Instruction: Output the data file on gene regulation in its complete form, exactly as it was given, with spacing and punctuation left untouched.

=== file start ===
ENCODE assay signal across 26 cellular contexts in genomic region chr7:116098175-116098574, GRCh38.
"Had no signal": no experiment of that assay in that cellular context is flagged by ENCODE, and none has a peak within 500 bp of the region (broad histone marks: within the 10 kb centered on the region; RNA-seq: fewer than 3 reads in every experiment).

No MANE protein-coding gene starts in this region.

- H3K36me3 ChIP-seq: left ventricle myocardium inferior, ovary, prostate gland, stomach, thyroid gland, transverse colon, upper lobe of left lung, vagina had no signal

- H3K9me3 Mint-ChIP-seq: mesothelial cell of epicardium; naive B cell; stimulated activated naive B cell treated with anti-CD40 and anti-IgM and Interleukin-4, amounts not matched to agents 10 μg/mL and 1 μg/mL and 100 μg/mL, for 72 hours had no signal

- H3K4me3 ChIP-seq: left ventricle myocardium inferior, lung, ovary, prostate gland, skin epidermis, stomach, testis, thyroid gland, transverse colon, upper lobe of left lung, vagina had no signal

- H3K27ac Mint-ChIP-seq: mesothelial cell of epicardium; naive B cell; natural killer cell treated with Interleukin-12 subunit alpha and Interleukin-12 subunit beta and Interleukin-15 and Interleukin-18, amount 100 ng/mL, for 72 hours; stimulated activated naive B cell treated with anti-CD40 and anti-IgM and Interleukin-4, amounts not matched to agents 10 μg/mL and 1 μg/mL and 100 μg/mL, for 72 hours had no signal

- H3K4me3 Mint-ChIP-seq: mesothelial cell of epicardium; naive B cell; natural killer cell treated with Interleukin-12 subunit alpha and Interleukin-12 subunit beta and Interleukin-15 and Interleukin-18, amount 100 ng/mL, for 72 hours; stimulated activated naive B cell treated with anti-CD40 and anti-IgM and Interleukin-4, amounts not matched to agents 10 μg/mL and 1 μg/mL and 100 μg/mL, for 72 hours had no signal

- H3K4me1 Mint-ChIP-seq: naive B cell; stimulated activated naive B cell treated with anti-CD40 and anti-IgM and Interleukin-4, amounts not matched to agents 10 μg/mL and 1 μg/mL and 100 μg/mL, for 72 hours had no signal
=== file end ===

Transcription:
ENCODE assay signal across 26 cellular contexts in genomic region chr7:116098175-116098574, GRCh38.
"Had no signal": no experiment of that assay in that cellular context is flagged by ENCODE, and none has a peak within 500 bp of the region (broad histone marks: within the 10 kb centered on the region; RNA-seq: fewer than 3 reads in every experiment).

No MANE protein-coding gene starts in this region.

- H3K36me3 ChIP-seq: left ventricle myocardium inferior, ovary, prostate gland, stomach, thyroid gland, transverse colon, upper lobe of left lung, vagina had no signal

- H3K9me3 Mint-ChIP-seq: mesothelial cell of epicardium; naive B cell; stimulated activated naive B cell treated with anti-CD40 and anti-IgM and Interleukin-4, amounts not matched to agents 10 μg/mL and 1 μg/mL and 100 μg/mL, for 72 hours had no signal

- H3K4me3 ChIP-seq: left ventricle myocardium inferior, lung, ovary, prostate gland, skin epidermis, stomach, testis, thyroid gland, transverse colon, upper lobe of left lung, vagina had no signal

- H3K27ac Mint-ChIP-seq: mesothelial cell of epicardium; naive B cell; natural killer cell treated with Interleukin-12 subunit alpha and Interleukin-12 subunit beta and Interleukin-15 and Interleukin-18, amount 100 ng/mL, for 72 hours; stimulated activated naive B cell treated with anti-CD40 and anti-IgM and Interleukin-4, amounts not matched to agents 10 μg/mL and 1 μg/mL and 100 μg/mL, for 72 hours had no signal

- H3K4me3 Mint-ChIP-seq: mesothelial cell of epicardium; naive B cell; natural killer cell treated with Interleukin-12 subunit alpha and Interleukin-12 subunit beta and Interleukin-15 and Interleukin-18, amount 100 ng/mL, for 72 hours; stimulated activated naive B cell treated with anti-CD40 and anti-IgM and Interleukin-4, amounts not matched to agents 10 μg/mL and 1 μg/mL and 100 μg/mL, for 72 hours had no signal

- H3K4me1 Mint-ChIP-seq: naive B cell; stimulated activated naive B cell treated with anti-CD40 and anti-IgM and Interleukin-4, amounts not matched to agents 10 μg/mL and 1 μg/mL and 100 μg/mL, for 72 hours had no signal